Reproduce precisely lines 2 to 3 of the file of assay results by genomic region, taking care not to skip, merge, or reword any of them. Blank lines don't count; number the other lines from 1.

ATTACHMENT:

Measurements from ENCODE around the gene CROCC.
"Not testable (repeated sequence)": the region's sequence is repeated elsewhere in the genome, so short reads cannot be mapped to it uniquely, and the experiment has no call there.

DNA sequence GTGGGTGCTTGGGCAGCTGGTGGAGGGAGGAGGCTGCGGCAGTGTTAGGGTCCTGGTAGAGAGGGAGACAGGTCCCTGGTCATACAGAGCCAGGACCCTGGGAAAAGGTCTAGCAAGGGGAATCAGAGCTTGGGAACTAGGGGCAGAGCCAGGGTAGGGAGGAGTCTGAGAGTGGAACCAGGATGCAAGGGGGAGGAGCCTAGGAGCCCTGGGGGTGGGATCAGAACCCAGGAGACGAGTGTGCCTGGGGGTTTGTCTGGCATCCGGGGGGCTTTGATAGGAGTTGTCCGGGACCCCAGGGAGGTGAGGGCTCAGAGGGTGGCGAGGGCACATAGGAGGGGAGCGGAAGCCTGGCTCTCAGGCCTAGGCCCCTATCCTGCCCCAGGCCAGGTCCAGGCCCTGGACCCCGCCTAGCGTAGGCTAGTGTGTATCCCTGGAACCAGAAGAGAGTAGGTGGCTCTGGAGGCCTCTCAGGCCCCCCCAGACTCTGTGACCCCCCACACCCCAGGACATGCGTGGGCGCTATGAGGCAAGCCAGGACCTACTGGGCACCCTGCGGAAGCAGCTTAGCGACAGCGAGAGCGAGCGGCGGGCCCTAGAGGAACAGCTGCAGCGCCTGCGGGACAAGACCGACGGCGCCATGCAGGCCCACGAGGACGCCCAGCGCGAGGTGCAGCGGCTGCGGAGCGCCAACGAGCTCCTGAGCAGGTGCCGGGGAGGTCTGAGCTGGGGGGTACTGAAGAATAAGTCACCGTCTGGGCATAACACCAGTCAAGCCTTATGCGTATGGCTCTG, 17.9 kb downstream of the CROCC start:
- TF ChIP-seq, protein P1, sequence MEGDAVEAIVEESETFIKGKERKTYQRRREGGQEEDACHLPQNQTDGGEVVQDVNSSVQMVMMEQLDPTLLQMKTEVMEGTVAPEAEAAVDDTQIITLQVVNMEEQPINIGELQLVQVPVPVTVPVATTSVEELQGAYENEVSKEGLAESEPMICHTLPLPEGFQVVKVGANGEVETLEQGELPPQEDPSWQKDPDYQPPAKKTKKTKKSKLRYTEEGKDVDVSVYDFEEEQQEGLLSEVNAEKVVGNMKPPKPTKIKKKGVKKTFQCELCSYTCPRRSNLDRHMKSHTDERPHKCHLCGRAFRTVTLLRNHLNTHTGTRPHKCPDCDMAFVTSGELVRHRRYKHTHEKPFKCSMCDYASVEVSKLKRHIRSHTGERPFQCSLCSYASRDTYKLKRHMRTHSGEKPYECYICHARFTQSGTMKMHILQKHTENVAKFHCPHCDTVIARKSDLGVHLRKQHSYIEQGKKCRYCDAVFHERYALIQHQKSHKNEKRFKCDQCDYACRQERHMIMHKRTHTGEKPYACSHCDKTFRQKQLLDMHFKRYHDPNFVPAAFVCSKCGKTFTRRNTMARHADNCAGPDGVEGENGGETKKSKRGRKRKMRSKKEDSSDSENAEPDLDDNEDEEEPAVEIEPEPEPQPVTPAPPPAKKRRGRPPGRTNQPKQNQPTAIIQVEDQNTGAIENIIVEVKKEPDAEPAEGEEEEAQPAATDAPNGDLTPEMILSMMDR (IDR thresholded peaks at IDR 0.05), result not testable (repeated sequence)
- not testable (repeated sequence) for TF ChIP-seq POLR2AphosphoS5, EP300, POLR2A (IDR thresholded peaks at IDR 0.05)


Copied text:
"Not testable (repeated sequence)": the region's sequence is repeated elsewhere in the genome, so short reads cannot be mapped to it uniquely, and the experiment has no call there.

DNA sequence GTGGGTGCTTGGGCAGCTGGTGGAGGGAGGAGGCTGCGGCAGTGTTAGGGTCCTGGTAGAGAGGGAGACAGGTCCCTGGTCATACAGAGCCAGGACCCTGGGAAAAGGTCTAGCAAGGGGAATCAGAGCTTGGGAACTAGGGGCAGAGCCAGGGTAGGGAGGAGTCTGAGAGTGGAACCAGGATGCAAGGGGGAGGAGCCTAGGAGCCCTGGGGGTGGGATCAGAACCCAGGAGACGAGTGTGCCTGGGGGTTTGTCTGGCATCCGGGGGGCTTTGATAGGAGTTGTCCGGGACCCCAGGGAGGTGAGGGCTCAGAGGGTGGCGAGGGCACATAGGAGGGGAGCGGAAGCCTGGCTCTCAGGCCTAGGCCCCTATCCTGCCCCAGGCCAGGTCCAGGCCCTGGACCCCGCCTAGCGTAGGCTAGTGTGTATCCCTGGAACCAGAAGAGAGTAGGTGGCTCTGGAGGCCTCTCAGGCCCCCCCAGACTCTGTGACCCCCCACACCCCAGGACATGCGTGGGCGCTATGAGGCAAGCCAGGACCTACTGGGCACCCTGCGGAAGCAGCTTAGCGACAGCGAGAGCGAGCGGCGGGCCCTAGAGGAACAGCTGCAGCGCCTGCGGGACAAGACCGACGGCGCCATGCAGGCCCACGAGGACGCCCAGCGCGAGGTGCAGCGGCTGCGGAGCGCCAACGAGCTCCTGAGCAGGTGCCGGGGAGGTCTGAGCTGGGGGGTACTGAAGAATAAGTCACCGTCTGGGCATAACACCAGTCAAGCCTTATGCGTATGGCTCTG, 17.9 kb downstream of the CROCC start: